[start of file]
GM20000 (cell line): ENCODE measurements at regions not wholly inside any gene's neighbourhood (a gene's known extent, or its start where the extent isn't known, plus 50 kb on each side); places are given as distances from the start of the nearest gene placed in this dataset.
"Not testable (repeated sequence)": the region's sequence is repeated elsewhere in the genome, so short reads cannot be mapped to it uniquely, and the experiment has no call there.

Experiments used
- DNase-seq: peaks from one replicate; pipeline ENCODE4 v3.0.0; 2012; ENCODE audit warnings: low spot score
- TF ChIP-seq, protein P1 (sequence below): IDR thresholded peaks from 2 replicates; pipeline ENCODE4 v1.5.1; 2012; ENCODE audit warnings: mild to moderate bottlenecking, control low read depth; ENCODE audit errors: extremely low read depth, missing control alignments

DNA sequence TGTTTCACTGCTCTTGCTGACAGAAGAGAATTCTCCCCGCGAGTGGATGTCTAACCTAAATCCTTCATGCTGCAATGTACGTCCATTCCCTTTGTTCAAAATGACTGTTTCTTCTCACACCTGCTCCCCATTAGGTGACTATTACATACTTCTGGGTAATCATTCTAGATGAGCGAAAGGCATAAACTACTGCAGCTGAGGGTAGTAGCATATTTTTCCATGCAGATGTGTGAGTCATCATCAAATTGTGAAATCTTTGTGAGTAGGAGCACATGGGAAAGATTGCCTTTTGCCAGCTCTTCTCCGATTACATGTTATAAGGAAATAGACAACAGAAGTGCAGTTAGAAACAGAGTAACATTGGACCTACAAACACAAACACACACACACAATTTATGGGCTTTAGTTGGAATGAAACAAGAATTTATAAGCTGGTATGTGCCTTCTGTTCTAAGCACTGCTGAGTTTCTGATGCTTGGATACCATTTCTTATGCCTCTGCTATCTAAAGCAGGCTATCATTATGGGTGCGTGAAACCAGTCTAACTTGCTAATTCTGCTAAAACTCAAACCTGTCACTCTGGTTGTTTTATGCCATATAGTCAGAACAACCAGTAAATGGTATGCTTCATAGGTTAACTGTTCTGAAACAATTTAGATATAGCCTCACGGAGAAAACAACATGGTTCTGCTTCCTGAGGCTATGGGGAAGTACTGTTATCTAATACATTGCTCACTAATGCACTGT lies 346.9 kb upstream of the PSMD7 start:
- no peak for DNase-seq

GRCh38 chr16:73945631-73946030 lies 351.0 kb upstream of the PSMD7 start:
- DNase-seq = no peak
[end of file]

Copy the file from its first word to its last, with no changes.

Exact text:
GM20000 (cell line): ENCODE measurements at regions not wholly inside any gene's neighbourhood (a gene's known extent, or its start where the extent isn't known, plus 50 kb on each side); places are given as distances from the start of the nearest gene placed in this dataset.
"Not testable (repeated sequence)": the region's sequence is repeated elsewhere in the genome, so short reads cannot be mapped to it uniquely, and the experiment has no call there.

Experiments used
- DNase-seq: peaks from one replicate; pipeline ENCODE4 v3.0.0; 2012; ENCODE audit warnings: low spot score
- TF ChIP-seq, protein P1 (sequence below): IDR thresholded peaks from 2 replicates; pipeline ENCODE4 v1.5.1; 2012; ENCODE audit warnings: mild to moderate bottlenecking, control low read depth; ENCODE audit errors: extremely low read depth, missing control alignments

DNA sequence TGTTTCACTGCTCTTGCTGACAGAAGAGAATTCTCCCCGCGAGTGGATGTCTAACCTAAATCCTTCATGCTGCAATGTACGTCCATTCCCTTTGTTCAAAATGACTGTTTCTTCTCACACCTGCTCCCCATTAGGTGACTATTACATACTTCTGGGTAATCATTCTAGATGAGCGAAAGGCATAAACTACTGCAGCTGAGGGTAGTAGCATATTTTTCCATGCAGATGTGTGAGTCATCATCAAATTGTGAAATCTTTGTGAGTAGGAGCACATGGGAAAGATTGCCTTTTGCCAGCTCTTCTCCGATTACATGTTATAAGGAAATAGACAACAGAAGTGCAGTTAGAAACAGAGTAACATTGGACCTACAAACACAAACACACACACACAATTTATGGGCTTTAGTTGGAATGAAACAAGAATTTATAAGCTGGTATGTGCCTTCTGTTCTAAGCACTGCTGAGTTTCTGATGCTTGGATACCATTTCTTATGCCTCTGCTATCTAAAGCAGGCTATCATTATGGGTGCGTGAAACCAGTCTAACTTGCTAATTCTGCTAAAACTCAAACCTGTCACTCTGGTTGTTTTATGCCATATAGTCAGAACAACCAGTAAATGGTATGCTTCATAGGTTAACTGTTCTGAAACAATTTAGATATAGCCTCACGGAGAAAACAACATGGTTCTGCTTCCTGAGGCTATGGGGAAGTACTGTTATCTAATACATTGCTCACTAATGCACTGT lies 346.9 kb upstream of the PSMD7 start:
- no peak for DNase-seq

GRCh38 chr16:73945631-73946030 lies 351.0 kb upstream of the PSMD7 start:
- DNase-seq = no peak